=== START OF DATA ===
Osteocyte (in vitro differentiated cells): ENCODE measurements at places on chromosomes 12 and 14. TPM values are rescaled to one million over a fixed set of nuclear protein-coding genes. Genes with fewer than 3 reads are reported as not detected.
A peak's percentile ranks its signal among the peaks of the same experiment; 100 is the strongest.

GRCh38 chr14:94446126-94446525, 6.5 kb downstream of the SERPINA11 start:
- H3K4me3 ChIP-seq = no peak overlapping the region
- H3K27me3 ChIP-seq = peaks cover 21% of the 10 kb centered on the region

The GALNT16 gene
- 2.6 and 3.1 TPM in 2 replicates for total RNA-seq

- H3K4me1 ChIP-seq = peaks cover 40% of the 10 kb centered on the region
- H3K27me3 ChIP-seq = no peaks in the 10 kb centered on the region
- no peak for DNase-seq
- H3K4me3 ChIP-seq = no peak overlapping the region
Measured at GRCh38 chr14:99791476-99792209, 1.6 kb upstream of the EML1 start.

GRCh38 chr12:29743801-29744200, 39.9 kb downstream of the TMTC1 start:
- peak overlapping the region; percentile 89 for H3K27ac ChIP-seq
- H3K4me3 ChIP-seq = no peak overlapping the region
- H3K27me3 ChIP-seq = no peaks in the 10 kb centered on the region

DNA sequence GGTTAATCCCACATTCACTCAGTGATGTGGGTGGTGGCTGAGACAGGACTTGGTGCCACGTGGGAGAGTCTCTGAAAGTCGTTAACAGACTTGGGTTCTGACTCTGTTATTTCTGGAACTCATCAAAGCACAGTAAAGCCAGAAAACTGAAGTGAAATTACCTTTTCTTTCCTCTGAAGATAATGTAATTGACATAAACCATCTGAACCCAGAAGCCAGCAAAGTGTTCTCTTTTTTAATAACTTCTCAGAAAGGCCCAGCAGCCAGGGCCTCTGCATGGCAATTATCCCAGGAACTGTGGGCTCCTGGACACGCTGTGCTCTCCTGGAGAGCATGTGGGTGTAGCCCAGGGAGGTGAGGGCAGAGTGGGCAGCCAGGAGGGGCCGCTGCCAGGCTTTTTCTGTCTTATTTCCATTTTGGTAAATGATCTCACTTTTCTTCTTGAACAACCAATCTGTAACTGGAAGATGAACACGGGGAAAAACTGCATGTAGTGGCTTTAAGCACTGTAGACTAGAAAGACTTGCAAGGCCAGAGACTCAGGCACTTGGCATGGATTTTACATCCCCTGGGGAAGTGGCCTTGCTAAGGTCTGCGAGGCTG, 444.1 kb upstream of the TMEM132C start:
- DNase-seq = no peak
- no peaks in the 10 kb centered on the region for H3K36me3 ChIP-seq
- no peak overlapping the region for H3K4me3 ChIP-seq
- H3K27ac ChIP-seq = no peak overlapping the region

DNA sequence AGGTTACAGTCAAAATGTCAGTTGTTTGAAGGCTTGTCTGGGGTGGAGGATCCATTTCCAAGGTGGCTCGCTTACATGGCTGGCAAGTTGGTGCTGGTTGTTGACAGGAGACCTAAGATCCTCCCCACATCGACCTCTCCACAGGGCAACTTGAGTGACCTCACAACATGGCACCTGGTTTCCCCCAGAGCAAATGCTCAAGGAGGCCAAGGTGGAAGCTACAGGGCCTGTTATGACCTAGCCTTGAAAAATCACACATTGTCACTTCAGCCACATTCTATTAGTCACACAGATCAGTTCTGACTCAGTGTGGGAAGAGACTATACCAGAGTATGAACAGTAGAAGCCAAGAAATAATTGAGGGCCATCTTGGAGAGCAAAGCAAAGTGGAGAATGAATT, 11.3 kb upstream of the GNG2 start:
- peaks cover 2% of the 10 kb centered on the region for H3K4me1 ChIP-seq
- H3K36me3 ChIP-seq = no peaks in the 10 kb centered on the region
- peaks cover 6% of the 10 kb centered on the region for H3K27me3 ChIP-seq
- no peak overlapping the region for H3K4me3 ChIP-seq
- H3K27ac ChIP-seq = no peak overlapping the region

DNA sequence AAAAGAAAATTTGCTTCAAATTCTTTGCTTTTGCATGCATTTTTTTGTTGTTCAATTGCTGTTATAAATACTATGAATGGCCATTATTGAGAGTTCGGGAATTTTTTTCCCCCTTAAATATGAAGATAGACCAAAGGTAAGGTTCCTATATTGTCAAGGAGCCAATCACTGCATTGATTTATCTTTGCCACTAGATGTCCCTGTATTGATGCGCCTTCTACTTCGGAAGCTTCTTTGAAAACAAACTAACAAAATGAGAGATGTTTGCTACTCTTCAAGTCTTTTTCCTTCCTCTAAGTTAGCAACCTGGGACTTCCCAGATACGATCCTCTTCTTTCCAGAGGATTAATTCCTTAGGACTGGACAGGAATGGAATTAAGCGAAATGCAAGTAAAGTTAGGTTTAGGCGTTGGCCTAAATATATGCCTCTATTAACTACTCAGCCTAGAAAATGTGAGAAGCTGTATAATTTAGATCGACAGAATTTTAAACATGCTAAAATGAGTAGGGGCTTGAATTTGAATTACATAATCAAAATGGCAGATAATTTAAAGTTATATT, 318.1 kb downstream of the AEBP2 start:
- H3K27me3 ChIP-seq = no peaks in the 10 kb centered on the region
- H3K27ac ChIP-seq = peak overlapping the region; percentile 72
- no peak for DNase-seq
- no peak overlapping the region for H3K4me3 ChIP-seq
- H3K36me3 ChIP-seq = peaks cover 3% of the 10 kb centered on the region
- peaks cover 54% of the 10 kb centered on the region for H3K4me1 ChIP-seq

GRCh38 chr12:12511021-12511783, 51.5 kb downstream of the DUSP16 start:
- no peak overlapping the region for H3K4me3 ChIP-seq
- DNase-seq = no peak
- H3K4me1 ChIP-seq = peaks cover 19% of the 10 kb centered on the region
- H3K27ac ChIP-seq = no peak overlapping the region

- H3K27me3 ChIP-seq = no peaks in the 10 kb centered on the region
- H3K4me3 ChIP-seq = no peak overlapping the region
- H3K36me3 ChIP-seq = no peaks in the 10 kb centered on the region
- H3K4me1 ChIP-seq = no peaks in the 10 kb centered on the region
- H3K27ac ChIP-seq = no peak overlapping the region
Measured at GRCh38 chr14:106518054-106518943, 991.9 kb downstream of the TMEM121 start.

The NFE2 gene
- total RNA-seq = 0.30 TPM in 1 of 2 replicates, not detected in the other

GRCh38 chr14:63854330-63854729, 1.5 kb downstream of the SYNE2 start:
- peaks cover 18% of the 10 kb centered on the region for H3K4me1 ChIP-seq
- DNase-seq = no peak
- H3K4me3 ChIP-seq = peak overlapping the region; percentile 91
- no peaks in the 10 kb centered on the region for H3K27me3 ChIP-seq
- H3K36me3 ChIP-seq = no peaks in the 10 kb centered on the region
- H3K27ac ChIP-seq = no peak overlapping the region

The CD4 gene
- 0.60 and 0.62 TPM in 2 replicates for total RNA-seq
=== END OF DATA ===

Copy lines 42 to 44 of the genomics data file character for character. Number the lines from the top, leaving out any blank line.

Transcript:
- H3K36me3 ChIP-seq = no peaks in the 10 kb centered on the region
- H3K4me1 ChIP-seq = no peaks in the 10 kb centered on the region
- H3K27ac ChIP-seq = no peak overlapping the region